Tuesday, January 13, 2009

Getting Our Priorities Straight

By Chris Olson, Outreach Coordinator

On Sunday afternoon my roommate and I strolled through the Ballard Farmers Market on our way down to the Hiram M. Chittenden Locks. After five months of living in Ballard, we decided it was high time to check out this local attraction. We arrived at the perfect time to see both a large ship and a number of smaller boats pass through. Growing up in Wisconsin I was only a few hours from the Mississippi and had seen lock and dam systems before. It was fun explaining what was happening to my roommate though, as she had never encountered locks in Colorado. Moving over the dam itself, we made our way to the fish ladder and into the viewing chamber below the water level. If you haven't been down there I would definitely suggest it. Although we didn't see any salmon moving up the ladder, we could imagine hundreds of fish fighting their way against the current to get to the calm water above.

While we were reading the educational displays throughout the room, an automated tour guide began telling us all about the locks and how the fish ladder works to protect four salmon species. The guide also explained about the technological improvements that have been added to the impressive facility for the safety of the fish. I have to say I was quite enjoying myself. But then the automated guide lost me. He mentioned that there was a growing effort to protect the decreasing numbers of smolt from sea lions that wait at the bottom of the dam in the spring. While I admit I don't know much about the plight of the salmon or the conservation efforts surrounding them, this just didn't make any sense to me. I went home and did some research and found out that there were problems in the past with sea lions camping out at the base of the locks to eat the salmon that passed through. The whole experience got me thinking about the increasing multitude of hazards facing the salmon each year.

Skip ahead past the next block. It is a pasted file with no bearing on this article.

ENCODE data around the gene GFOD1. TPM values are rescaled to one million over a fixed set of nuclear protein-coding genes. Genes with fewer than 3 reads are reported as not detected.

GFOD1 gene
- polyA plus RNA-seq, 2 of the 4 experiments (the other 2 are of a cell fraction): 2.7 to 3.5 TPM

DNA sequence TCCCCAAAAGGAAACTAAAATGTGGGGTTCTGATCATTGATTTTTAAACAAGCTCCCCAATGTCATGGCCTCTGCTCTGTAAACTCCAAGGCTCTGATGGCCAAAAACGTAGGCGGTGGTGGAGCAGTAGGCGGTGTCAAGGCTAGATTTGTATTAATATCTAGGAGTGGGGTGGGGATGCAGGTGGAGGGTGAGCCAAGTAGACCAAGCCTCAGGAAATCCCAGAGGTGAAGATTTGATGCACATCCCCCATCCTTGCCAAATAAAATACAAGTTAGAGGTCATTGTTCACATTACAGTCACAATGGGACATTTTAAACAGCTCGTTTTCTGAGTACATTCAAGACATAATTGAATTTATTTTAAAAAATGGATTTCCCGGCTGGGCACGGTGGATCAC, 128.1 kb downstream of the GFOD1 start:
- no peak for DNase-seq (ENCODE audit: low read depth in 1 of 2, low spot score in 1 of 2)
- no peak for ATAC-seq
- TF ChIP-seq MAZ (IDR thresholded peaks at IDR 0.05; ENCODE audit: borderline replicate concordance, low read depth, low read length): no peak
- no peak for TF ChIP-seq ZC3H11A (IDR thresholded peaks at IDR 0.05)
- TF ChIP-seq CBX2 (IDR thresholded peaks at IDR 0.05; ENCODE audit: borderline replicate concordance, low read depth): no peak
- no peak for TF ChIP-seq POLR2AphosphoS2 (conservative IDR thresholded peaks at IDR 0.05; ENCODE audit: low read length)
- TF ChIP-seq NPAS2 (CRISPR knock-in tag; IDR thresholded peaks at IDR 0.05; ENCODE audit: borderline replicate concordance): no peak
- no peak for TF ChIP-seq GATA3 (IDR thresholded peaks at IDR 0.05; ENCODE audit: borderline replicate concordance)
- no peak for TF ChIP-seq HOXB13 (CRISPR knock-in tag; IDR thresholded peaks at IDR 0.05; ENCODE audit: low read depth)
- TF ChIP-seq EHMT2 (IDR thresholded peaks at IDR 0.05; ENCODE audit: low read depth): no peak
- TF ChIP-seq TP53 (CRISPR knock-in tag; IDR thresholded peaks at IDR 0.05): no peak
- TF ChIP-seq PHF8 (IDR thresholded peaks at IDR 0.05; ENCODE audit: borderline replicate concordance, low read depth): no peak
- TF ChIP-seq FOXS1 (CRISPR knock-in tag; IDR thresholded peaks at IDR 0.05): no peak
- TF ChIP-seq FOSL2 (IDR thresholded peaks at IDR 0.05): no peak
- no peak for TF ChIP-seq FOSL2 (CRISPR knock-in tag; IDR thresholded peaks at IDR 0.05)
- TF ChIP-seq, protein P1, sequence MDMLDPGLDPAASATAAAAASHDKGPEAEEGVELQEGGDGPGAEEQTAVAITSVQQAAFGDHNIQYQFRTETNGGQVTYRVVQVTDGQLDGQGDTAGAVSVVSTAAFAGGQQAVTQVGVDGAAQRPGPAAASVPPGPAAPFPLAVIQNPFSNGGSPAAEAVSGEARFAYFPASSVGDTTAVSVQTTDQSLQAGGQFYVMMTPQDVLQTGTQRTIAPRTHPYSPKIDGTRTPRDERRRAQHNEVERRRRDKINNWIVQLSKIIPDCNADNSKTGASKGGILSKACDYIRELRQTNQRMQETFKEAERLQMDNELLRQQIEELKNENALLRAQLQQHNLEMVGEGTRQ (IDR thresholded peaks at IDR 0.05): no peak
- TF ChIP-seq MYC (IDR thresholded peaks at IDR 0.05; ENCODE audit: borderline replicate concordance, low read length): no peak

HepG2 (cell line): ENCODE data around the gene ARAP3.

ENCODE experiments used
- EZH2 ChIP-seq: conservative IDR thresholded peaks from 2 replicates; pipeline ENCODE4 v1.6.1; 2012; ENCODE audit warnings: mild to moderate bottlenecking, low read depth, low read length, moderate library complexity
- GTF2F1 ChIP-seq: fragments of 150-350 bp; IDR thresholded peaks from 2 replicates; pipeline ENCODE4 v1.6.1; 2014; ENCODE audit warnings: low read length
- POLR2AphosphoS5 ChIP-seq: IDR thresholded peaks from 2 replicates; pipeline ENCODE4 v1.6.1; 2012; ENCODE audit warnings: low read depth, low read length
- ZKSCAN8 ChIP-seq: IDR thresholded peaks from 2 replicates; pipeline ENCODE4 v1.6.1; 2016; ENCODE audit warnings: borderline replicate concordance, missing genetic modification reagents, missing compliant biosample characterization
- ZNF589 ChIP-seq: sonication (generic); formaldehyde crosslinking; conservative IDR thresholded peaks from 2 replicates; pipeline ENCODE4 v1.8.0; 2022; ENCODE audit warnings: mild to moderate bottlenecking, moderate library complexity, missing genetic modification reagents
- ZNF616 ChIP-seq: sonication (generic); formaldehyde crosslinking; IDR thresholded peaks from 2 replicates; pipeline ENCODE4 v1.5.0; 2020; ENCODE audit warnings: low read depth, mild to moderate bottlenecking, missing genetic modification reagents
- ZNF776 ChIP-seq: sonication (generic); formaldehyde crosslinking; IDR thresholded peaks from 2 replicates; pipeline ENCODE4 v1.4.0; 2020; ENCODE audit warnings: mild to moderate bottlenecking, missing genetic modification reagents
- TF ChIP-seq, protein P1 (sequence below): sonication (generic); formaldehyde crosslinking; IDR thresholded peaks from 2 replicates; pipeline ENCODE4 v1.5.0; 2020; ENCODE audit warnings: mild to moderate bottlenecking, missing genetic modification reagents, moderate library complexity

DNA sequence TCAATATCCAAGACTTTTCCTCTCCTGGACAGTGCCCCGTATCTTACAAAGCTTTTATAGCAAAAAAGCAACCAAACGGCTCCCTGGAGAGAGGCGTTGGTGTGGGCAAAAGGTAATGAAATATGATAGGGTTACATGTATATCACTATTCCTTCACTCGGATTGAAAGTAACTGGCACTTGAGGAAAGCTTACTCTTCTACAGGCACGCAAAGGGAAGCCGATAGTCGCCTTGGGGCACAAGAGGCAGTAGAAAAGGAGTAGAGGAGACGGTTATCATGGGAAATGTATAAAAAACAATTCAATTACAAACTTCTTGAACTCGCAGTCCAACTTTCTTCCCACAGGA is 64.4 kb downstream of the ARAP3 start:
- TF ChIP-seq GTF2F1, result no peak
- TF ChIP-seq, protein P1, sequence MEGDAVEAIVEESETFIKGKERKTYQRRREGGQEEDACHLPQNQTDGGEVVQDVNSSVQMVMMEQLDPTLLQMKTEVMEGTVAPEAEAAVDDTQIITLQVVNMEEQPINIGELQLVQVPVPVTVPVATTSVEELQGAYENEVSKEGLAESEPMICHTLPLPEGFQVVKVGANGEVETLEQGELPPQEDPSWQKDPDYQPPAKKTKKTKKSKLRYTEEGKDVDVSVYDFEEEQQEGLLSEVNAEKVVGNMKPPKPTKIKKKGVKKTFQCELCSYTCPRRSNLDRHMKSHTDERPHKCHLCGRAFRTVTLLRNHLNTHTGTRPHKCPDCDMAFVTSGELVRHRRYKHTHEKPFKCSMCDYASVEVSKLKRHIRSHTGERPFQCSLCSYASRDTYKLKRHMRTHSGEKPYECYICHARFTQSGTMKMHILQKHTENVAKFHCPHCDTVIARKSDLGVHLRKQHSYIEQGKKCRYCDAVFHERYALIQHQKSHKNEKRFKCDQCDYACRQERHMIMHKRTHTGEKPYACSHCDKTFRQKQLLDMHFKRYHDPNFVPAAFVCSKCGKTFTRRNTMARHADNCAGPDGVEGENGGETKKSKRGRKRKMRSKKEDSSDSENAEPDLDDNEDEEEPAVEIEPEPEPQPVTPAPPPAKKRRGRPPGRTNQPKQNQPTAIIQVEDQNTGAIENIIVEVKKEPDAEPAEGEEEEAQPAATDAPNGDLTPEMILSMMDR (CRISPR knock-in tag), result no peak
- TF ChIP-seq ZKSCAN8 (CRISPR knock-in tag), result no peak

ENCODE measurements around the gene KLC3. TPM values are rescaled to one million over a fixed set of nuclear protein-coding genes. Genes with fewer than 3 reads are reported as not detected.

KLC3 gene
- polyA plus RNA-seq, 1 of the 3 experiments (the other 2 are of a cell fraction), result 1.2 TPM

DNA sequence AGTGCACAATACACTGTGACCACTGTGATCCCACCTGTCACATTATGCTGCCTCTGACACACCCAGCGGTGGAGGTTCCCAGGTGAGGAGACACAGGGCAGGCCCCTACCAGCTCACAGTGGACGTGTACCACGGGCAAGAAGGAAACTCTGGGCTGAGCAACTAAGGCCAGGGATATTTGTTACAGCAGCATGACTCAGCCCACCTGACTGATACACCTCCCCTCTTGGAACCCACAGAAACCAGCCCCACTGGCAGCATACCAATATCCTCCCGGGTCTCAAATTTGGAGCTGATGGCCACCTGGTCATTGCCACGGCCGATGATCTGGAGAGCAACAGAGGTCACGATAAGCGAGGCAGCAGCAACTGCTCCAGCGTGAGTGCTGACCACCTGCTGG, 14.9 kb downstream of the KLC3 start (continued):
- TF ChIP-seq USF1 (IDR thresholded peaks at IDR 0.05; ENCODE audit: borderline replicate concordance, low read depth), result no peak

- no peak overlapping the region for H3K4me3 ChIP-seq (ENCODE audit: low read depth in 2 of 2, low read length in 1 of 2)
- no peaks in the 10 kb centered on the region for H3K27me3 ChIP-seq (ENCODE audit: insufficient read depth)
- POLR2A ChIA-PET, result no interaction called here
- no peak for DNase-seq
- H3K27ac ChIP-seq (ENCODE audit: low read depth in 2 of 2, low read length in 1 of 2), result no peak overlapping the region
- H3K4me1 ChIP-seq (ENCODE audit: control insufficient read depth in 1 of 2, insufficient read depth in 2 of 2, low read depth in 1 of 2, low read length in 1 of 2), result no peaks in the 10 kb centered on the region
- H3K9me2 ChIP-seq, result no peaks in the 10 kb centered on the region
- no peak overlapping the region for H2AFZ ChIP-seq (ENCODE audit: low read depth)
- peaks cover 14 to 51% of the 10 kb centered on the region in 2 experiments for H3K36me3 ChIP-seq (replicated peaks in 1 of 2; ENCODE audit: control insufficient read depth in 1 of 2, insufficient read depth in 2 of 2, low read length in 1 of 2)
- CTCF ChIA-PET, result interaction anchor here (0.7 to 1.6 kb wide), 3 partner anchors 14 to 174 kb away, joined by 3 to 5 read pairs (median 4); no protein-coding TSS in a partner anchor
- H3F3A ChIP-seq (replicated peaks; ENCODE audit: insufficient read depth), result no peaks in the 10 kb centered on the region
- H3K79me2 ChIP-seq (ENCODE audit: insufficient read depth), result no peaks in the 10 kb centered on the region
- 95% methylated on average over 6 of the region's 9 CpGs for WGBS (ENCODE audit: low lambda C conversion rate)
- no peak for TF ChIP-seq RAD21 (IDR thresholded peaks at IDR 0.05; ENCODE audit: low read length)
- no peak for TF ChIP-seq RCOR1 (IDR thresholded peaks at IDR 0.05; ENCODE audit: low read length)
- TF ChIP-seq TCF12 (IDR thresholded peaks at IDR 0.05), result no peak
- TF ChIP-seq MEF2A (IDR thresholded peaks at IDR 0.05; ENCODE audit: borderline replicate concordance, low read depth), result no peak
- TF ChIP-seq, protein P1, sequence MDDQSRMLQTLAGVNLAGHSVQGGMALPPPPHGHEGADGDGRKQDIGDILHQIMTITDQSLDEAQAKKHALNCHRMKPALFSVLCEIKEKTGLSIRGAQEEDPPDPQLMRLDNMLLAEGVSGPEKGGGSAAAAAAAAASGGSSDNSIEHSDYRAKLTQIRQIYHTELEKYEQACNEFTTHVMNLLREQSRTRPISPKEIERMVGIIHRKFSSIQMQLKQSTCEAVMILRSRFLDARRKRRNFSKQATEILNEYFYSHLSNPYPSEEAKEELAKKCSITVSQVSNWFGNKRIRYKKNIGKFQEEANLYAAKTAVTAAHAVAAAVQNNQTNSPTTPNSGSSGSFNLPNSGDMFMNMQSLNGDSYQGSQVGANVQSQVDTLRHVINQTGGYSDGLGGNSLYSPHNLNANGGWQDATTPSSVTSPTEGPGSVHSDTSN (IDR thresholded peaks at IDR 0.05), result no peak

One of the 2009 Environmental Priorities in Washington is the Invest in Clean Water initiative. I wholeheartedly believe that this is the type of legislation that will help protect the future of the wild salmon in the Pacific Northwest.
2009 Environmental Priority: Invest in Clean Water
A polluter-pays fee levied directly on oil companies would fund critical water quality projects across the state. Oil companies should pay their fair share to clean up and prevent the pollution caused by their products. The fee would be based upon the quantity of petroleum products possessed by companies in Washington.This bill would raise over $100 million dollars every year for clean water, new jobs and healthier communities across the state. From the Spokane River to Puget Sound, it will fund the creation of new clean water infrastructure. By raising money directly from the polluting industry, the bill will provide financial relief to local governments and cash-strapped taxpayers who would otherwise be stuck footing the bill for these critical water quality projects.
We are at a point in our planet's history when we must examine, diagnose, and take action on the roots of our environmental problems. Sea lions may have some impact on the salmon population but increasingly across the region pollution, contamination from erosion, and habitat destruction are wreaking havoc on our native wildlife. Supporting the Invest in Clean Water priority is one way that we can take a proactive step toward ensuring that Washington's waters and waterways are a healthy place for generations of salmon to come. For an easy way to tell your legislators that you support the Invest in Clean Water priority and that they should too, please call the Legislative Hotline at 1-800-562-6000. Also, remember to join us in Olympia on February 19th for Environmental Lobby Day and March 17th for Faith Advocacy Day. Hope to see you there!

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